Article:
In the beginning, Siglain hatched a concept for this type of multiplatform initiative but didn’t know what the specific story would be. To flesh it out, he gathered the five authors along with members of Lucasfilm’s Story Group, concept artists and others for a retreat at Skywalker Ranch, where ideas were thrown around. Once The High Republic was decided on as the preferred direction, another retreat took place where specific stories and characters began to take shape. The authors mostly came up with their own stories they would be penning, but some cross-pollination was expected and encouraged. “It’s very collaborative, but it’s also very individual in different ways,” Older says. “It’s very much a combination of both. There are a lot of hands on the stories, but even though we always don’t agree, we trust one another. We’ve all written for Star Wars before so we’re all tuned into the same thing.” The result is a wealth of stories that stand alone yet have an unprecedented amount of crossover. For his Marvel series, Scott had the start of the idea for the Drengir, sentient plant beings with a strong connection to the Dark Side of the Force, and yet the Drengir are also central figures in Gray’s YA novel Into the Dark. Scott’s series also sees Jedi Master Sskeer working through a dark period in his life after losing close friend Jora Malli, an event that occurs near the end of Soule’s Light of the Jedi novel, the launch point for the entire series. “I always want the Easter eggs to feel like a reward and not a punishment,” Scott says. “If someone is reading everything, they’ll get a buzz out of certain connections. But if they’re not, it’s not going to affect their enjoyment. There are always challenges when you’re working with a group of writers, but I thrive on it. The ideas you come up with together are always better than the ones you have on your own.”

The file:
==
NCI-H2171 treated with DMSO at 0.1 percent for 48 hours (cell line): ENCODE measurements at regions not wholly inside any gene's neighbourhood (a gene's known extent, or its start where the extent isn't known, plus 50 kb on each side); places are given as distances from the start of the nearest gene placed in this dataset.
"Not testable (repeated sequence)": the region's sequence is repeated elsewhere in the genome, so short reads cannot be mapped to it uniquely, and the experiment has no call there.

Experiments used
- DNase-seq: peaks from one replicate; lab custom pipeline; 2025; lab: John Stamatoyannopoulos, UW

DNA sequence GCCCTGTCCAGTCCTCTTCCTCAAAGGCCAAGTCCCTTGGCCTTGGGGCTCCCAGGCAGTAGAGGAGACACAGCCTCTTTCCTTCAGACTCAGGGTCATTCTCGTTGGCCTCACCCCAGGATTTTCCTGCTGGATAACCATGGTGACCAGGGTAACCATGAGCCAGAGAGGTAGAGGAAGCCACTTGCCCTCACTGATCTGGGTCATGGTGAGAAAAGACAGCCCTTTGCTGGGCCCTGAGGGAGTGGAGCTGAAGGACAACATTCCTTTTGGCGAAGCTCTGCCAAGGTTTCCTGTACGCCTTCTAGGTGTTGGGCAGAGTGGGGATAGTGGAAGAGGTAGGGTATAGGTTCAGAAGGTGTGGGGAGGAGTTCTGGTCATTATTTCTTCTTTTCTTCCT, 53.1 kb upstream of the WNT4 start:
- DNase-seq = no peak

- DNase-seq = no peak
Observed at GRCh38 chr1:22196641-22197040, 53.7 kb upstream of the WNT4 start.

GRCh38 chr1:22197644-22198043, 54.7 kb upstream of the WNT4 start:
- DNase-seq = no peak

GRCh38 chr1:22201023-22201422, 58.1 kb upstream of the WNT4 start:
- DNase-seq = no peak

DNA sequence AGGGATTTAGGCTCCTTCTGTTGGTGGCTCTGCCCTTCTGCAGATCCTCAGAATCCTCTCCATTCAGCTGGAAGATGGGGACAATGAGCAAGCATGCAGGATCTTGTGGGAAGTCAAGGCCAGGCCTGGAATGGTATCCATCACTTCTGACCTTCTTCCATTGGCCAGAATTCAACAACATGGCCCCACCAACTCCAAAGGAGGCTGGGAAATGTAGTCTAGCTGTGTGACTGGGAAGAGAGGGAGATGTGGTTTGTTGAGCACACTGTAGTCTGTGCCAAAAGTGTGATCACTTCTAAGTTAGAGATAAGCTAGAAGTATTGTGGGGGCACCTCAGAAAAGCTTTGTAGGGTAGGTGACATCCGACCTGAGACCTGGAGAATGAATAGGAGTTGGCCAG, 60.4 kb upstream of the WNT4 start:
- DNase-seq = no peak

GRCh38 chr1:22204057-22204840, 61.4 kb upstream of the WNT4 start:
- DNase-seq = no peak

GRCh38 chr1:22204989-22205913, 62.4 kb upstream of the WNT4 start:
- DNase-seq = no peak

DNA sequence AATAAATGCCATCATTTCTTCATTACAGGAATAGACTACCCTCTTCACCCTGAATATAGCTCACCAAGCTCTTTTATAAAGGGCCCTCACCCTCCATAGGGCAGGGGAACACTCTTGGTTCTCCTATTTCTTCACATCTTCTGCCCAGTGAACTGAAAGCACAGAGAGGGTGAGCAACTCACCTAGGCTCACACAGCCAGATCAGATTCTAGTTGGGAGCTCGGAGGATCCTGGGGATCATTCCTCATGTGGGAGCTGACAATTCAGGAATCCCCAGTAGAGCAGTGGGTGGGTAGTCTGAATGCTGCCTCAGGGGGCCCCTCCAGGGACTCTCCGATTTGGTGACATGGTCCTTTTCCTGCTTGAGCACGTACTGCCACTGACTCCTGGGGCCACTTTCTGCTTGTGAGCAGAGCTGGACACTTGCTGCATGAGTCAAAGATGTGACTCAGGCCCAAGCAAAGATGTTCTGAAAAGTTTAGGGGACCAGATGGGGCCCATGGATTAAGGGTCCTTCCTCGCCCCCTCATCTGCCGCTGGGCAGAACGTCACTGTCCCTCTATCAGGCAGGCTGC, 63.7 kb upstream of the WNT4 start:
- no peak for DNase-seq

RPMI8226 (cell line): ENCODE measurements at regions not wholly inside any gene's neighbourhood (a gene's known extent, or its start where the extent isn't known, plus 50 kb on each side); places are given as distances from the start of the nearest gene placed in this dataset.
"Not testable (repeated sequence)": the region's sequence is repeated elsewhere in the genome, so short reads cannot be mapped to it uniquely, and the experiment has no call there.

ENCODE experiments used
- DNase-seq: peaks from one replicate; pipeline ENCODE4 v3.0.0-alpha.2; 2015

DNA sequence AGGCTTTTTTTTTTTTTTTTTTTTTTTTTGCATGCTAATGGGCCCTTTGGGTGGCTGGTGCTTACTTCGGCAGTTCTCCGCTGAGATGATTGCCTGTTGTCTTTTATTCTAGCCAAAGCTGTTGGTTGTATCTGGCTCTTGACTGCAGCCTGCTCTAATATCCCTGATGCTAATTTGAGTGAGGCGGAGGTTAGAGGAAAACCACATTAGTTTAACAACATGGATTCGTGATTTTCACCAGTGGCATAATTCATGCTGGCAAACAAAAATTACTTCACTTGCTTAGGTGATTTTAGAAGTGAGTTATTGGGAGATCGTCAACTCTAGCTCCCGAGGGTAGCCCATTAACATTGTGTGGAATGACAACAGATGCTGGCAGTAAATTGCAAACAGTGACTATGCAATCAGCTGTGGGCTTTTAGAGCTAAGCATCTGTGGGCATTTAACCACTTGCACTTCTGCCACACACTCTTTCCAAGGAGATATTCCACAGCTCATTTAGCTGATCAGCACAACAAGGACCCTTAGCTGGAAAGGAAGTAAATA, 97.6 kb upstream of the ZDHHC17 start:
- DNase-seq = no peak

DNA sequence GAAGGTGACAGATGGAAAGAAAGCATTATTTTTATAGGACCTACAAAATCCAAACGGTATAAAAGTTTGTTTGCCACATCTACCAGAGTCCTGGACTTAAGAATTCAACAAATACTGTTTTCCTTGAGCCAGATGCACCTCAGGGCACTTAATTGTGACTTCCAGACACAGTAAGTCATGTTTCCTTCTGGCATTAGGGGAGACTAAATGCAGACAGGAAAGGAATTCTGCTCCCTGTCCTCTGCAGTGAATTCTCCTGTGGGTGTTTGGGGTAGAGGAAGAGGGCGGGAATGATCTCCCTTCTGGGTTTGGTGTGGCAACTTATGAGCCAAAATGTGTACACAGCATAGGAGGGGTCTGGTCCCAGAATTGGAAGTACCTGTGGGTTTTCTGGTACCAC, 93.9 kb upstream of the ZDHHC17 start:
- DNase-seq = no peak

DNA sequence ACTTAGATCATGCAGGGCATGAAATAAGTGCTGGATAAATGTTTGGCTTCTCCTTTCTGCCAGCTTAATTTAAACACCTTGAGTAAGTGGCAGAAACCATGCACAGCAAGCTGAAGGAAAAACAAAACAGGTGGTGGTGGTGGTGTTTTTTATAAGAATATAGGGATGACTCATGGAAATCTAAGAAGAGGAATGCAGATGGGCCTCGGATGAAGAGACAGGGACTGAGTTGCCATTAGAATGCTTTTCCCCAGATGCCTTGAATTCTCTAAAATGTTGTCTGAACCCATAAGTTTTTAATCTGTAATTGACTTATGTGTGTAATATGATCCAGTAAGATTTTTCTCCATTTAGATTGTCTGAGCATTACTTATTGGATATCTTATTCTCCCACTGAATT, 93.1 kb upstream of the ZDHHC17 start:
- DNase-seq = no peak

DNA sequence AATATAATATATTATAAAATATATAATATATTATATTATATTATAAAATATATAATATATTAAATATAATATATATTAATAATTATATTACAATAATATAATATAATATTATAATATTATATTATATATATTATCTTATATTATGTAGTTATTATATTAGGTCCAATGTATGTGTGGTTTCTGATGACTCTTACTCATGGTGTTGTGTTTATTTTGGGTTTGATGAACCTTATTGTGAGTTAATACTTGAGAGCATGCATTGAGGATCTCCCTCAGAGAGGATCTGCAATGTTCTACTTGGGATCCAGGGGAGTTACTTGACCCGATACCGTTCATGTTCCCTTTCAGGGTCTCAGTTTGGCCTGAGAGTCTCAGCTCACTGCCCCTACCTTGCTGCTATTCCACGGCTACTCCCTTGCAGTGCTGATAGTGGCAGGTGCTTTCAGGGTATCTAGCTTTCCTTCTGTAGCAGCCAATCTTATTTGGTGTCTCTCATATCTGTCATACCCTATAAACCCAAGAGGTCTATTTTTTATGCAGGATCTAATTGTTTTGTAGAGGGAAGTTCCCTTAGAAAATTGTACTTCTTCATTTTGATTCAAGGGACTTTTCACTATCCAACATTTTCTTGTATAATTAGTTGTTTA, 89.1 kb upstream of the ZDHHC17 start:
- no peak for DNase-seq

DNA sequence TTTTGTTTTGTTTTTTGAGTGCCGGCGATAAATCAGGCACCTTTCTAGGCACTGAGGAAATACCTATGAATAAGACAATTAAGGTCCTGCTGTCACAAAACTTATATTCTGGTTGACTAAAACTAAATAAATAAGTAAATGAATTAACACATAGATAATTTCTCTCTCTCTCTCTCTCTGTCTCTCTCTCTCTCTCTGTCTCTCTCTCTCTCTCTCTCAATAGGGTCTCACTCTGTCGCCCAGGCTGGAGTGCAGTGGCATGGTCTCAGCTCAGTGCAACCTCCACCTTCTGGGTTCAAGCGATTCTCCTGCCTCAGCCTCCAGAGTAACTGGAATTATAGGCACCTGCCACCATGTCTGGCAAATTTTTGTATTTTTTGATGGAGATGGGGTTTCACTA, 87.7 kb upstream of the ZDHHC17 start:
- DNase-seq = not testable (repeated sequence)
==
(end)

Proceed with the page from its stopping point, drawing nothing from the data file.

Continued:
Though there are a range of crucial characters in each title, the central figures in the High Republic offerings are clearly the Jedi. And these aren’t the jaded Jedi we meet in the prequel trilogy, who make critical mistakes that directly lead to the galaxy’s downfall to the hands of the Empire. These Jedi preside over a time of peace and prosperity, where new discoveries about the universe and the Force are encouraged and explored. Of course, this is Star Wars, so something absolutely goes wrong. There’s a galactic disaster the Jedi must navigate as well as the arrival the Nihil, a group of deadly pirates who begin to wreak havoc on the galaxy. For the authors, exploring the various types of Jedi has been one of the clear highlights of the experience thus far. “This is a different time,” Older says. “This is a time of peace, and it’s a renaissance. You can already see from the books to the comics, there is a complexity and diversity to how different Jedi have different understandings of the Force. We’re all fans first, too, so it’s equally fascinating for us to write Jedi like this.”